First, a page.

The Sussex Spaniel has a life expectancy of 13 to 15 years.
In the 18th century, a breeder named Augustus Elliot Fuller developed what is considered to be the first kennel of Sussex Spaniels. Fuller, who lived in Sussex, England, bred spaniels with a deep, golden liver color for hunting game in thick brush and heavy clay. He used a variety of spaniel breeds to create the Sussex Spaniel, including the now extinct Norfolk Spaniel, Field Spaniel and early English Springer Spaniel.
The Sussex Spaniel weighs 35 to 45 pounds and measures 13 to 15 inches.
The Sussex Spaniel has a golden liver coat that can be straight or slightly wavy. The Sussex Spaniel’s coat can shed profusely and requires moderate upkeep. Their coat should be brushed weekly, bathed monthly and trimmed every few months.
Like all dogs, the Sussex Spaniel also needs basic grooming. Brush their teeth, clean their ears and trim their nails on a regular basis.
The Sussex Spaniel is cheerful and friendly.
The Sussex Spaniel has a serious expression that masks their true personality. The Sussex Spaniel is happy and slightly clownish, with a deep affection for their family. The Sussex Spaniel is less playful and rambunctious than other spaniel breeds, but nevertheless enjoys romping around and taking part in new adventures.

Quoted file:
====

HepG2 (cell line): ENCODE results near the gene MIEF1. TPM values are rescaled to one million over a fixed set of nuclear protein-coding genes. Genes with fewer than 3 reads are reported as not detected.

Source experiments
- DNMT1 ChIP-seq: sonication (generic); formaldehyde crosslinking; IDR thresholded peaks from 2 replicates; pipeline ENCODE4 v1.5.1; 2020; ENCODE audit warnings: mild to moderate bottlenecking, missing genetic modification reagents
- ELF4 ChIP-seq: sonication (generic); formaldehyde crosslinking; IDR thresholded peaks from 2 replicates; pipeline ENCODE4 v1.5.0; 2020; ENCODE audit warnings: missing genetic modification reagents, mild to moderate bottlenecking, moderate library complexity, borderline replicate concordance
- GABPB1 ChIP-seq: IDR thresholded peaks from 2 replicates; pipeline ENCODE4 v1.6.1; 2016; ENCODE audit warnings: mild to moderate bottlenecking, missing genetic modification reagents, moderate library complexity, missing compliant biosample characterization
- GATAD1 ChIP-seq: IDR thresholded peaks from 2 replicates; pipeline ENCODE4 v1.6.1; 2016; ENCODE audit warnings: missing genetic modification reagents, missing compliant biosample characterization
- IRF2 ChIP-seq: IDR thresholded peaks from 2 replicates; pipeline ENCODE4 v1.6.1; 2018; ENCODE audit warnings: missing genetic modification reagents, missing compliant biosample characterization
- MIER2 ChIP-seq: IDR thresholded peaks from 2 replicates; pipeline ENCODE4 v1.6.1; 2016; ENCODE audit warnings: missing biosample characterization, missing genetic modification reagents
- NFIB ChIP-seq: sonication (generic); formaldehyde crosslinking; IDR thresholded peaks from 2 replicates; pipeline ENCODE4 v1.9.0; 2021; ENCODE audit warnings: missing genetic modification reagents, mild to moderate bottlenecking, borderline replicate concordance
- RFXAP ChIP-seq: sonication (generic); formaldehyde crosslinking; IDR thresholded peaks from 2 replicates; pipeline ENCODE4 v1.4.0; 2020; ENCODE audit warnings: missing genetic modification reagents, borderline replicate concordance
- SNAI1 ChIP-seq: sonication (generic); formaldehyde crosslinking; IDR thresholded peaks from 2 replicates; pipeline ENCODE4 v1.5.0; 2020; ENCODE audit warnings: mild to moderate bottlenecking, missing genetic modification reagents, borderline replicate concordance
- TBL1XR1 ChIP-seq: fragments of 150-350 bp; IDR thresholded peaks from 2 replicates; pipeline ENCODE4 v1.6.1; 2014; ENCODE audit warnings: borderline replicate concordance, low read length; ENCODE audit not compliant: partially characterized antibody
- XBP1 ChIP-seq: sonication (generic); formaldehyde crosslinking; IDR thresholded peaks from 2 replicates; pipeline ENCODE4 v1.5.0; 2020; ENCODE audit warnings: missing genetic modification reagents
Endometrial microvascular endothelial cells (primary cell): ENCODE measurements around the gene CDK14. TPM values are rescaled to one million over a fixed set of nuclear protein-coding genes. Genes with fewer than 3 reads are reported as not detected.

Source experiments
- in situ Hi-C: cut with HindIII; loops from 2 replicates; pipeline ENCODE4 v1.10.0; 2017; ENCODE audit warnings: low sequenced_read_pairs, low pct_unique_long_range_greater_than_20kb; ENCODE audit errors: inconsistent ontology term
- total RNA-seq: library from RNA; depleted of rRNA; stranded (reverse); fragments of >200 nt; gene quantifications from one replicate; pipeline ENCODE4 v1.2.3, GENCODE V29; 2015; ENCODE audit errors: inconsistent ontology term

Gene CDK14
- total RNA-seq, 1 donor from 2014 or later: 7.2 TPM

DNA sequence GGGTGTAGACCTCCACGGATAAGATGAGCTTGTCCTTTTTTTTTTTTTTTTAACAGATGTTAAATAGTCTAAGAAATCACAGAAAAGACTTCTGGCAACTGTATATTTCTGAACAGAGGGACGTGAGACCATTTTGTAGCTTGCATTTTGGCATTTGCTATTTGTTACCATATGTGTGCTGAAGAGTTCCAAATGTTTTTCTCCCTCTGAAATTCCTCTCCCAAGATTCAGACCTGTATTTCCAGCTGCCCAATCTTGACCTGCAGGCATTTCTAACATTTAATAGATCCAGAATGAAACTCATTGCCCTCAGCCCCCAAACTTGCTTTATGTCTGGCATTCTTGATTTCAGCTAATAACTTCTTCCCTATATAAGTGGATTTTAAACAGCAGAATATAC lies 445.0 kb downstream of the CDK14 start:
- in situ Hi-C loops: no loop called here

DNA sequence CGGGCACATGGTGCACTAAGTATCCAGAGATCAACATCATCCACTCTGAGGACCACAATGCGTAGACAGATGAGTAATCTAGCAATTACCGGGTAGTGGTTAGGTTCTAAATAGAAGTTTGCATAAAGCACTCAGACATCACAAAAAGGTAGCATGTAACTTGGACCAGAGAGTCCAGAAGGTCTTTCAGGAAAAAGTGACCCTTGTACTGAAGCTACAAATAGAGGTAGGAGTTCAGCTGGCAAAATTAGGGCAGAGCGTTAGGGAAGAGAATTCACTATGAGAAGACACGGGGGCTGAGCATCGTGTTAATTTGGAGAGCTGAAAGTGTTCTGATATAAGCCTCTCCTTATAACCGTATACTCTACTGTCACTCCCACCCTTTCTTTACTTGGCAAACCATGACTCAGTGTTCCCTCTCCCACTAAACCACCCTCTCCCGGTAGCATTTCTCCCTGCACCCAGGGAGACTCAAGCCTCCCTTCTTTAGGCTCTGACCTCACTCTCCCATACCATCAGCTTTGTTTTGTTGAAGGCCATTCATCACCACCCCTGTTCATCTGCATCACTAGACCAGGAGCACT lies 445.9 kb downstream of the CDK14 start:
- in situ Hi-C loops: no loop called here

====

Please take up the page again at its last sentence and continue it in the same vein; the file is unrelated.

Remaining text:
No matter what the activity – hunting in the field or lounging around the living room – Sussex Spaniels are happiest when they can be around their loved ones. They crave companionship and will grow depressed without it. Sussex Spaniels are quite sociable and welcome new people and other dogs. They also get along well with children and can make great playmates thanks to their steady and pleasant disposition.
The Sussex Spaniel is not difficult to train as long as training starts early. The Sussex Spaniel has a stubborn streak and wants to be the dominant member of the household. They need a firm, but fair leader along with lots of positive reinforcement.
Once they understand the basics, Sussex Spaniels can go on to participate in obedience, agility, rally and tracking. Some Sussex Spaniels are also trained as therapy dogs.
The Sussex Spaniel loves spending time outside and is a great hunting companion, but is not overly energetic when it comes to other activities. The Sussex Spaniel is just fine with a daily walk and time outside in the yard to play a game or run around.